My New York Year/My Salinger Year (2020). Film review of the drama, plus going to Cineworld Northampton

Sigourney Weaver Margaret Qualley Salinger New York Year
Standard

Drama

Win Hughes and Jason Day:

star rating 3 out of 5 worth watching

Film review by Jason Day of My New York Year – based on the book My Salinger Year – about a wannabe writer’s 12 months working at a book agents. Starring Margaret Qualley and Sigourney Weaver.

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Synopsis

Young Joanna (Margaret Qualley) is an ambitious graduate from Berkeley College who, on a whim as she wants to be a writer, decamps to New York to live with a friend. Her aim is to turn her poetic scribbles into a career.

She lands a good job as an assistant at a prestigious publishing agency, one that represent the fabled US author of J.D. Salinger, run by the formidable Margaret (Sigourney Weaver). Joanna plugs away, even answering letters on a personal note from Salinger fans despite being told not to, and begins her own literary career.

Review, by @Reelreviewer

Qualley Weaver My Salinger New York Year poster

Cinema is back!

Last week felt like the end of a shit era and the start of a new one because cinemas in England finally reopened, after more than a year of slumber thank to the ‘rona.

Vue cinemas (Northampton) did well with the ‘new normal’ procedures, but what about my old filmic stomping ground, Cineworld?

Firstly, it’s difficult to exactly compare the two. Firstly, I visited both on different days (Monday for Vue and Friday for Cineworld) and at different times (4pm for Vue and 8pm for Cineworld).

Surprisingly, both appeared to be about as busy as the other. I counted just over 20 people at Vue, in the foyer and in the screen for my film. At Cineworld, it was about 15 with only one extra person in the screen for my film.

Both cinemas – and this is the point you need to take away – are setup for pre-booking of ticket; no more spontaneous cinema. This is important because you can see things getting busy at the counter where you order your popcorn. If, like me, you want to avoid all of that malarky and just see the main show, pre-booking will make getting in a breeze!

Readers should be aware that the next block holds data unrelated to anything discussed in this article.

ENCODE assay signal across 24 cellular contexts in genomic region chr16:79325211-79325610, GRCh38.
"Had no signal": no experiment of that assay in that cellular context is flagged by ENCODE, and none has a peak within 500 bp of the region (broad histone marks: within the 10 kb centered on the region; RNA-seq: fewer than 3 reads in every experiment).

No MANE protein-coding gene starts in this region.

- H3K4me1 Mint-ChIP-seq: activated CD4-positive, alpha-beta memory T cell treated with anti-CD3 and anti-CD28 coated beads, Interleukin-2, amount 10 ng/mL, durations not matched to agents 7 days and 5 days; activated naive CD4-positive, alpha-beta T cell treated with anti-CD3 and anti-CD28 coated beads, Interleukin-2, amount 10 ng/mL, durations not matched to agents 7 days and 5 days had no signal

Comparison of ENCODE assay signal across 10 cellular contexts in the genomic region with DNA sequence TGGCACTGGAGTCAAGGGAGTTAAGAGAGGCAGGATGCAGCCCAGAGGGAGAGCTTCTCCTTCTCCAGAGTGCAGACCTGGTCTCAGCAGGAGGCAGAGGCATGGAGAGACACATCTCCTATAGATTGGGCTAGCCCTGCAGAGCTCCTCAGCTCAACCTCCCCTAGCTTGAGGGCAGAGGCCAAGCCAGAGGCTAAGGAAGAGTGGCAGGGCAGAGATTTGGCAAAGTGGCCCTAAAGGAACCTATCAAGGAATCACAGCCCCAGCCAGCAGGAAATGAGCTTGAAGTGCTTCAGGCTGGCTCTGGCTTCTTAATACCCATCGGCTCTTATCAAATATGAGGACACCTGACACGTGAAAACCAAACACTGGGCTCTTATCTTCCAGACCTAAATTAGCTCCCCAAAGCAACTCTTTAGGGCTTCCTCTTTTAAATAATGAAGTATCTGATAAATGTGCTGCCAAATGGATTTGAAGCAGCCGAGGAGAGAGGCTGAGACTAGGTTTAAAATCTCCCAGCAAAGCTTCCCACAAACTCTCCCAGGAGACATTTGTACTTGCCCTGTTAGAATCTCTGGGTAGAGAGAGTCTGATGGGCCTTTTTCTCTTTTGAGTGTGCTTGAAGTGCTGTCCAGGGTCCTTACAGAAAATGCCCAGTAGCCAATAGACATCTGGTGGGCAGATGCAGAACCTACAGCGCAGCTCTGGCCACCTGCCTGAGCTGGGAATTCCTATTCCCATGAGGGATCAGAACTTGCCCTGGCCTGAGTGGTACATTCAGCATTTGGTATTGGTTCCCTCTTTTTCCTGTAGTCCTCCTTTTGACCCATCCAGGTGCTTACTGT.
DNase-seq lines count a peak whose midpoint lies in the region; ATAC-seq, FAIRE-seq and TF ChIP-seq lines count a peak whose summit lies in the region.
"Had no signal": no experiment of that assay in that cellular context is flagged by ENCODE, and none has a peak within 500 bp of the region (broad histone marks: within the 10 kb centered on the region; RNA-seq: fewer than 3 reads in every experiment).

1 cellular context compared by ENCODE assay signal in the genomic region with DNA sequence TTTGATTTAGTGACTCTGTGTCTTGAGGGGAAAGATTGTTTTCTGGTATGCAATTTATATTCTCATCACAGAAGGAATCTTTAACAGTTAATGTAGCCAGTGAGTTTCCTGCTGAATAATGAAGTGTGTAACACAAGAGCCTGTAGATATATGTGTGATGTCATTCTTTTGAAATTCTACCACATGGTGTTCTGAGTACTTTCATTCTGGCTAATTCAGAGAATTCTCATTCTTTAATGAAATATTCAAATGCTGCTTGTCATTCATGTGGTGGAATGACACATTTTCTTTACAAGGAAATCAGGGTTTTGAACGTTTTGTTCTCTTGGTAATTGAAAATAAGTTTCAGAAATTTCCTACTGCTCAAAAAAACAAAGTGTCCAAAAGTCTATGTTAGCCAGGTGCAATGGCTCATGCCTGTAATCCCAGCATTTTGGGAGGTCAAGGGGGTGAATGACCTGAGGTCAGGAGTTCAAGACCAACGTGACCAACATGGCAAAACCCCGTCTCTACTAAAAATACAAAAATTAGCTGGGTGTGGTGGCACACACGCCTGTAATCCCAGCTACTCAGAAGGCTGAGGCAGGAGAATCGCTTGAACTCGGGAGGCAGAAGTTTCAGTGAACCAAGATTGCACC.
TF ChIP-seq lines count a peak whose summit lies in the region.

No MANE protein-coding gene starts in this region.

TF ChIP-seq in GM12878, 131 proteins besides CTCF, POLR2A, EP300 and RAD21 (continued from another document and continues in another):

So, we went straight to the ticket desk. No more tearing of printed tickets; we were scanned in (top tip: ‘enlarge’ the barcode on your e-receipt to make this easier) and whirled into the screen. Job done.

And, get this, my Unlimited membership has been reduced to only £15.99 a month! If memory serves, it was about £4 more before lockdown – result!

Things might be a bit different for those of us who, like me, used to turn up on any random night to see the latest flick, but stick with it…cinema is born again and it’s all good!

Now, on to the main show…

Has Sigourney Weaver ever given a bad performance?

Think about it, even in her ‘bad’ movies, like the dopey but fun Alien: Resurrection (1997), by-the-numbers action flick Cold Light of Day (2012) and the terminally unfunny Ghostbusters (2016) reboot in which she had a thankfully thankless cameo, the tall and imposing Ms. Weaver is one of cinema’s classiest acts.

Judge for yourselves when this fleetingly-on-the-big-screen, light as gossamer comedy drama is available for digital download. Don’t worry if you missed it on the big screen; it’s more suited to being seen from the comfort of your sofa.

It’s a slight script; little of real note happens, but watch how Weaver – even with little to do but appear tepidly tyrannical – effortlessly rises above such failings.

Perhaps her name, status and presence on set benefitted co-star Qualley. As the too-sweet-by-half ingénue, her performance sees her look awestruck when in Weaver’s presence with a wide-eyed look as if preparing to dodge the next (relatively harmless) verbal onslaught. Sigourney can also bring out the best in an actress.

My good pal and fellow film fan Win Hughes has also been shut out of cinemas for a while. This movie was the first she saw in a cinema since the first lockdown in March 2020.

She said: “It was very slow to start and for a while it felt as thought it was going to turn into one of those navel-gazing films where writers talk and angst about writing without actually doing any writing.

“But then it became a rather sweet and kind examination if damaged people, both at the agency and those that pour their hearts out in fan letters to JD Salinger. Although the side story of the complete dick of a boyfriend – Douglas Booth – could have been left out to no detriment to the film.”

Cast & credits

Director: Philippe Falardeau. 1hr 41mins/101 mins. micro_scope/Parallel Film Productions. (15).

Producers: Luc Déry, Kim McCraw.
Writer: Philippe Falardeau.
Camera: Sara Mishara.
Music: Martin Léon.
Sets: Elise de Blois.

Margaret Qualley, Sigourney Weaver, Douglas Booth, Seána Kerslake, Brían F. O’Byrne, Colm Feore, Théodore Pellerin, Yanic Truesdale, Hamza Haq, Leni Parker, Ellen David, Romane Denis, Tim Post, Gavin Drea, Matt Holland.

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